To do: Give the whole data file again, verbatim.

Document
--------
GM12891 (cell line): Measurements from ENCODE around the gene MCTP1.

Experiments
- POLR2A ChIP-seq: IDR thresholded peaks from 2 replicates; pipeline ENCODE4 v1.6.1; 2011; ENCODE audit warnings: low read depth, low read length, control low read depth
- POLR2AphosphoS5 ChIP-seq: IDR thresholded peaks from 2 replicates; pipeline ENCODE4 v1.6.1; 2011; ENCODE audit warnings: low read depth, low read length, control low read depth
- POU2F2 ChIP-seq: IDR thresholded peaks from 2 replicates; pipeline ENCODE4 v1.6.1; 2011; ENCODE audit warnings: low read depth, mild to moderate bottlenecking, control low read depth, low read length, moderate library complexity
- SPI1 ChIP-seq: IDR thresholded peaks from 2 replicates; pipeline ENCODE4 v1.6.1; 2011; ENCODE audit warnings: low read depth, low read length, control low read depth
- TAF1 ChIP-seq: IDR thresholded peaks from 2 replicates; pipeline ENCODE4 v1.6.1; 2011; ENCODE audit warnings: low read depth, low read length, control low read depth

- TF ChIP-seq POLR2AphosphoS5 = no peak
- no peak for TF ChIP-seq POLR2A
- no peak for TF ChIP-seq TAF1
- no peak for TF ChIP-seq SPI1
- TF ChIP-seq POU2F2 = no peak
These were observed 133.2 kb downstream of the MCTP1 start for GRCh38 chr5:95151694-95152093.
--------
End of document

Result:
GM12891 (cell line): Measurements from ENCODE around the gene MCTP1.

Experiments
- POLR2A ChIP-seq: IDR thresholded peaks from 2 replicates; pipeline ENCODE4 v1.6.1; 2011; ENCODE audit warnings: low read depth, low read length, control low read depth
- POLR2AphosphoS5 ChIP-seq: IDR thresholded peaks from 2 replicates; pipeline ENCODE4 v1.6.1; 2011; ENCODE audit warnings: low read depth, low read length, control low read depth
- POU2F2 ChIP-seq: IDR thresholded peaks from 2 replicates; pipeline ENCODE4 v1.6.1; 2011; ENCODE audit warnings: low read depth, mild to moderate bottlenecking, control low read depth, low read length, moderate library complexity
- SPI1 ChIP-seq: IDR thresholded peaks from 2 replicates; pipeline ENCODE4 v1.6.1; 2011; ENCODE audit warnings: low read depth, low read length, control low read depth
- TAF1 ChIP-seq: IDR thresholded peaks from 2 replicates; pipeline ENCODE4 v1.6.1; 2011; ENCODE audit warnings: low read depth, low read length, control low read depth

- TF ChIP-seq POLR2AphosphoS5 = no peak
- no peak for TF ChIP-seq POLR2A
- no peak for TF ChIP-seq TAF1
- no peak for TF ChIP-seq SPI1
- TF ChIP-seq POU2F2 = no peak
These were observed 133.2 kb downstream of the MCTP1 start for GRCh38 chr5:95151694-95152093.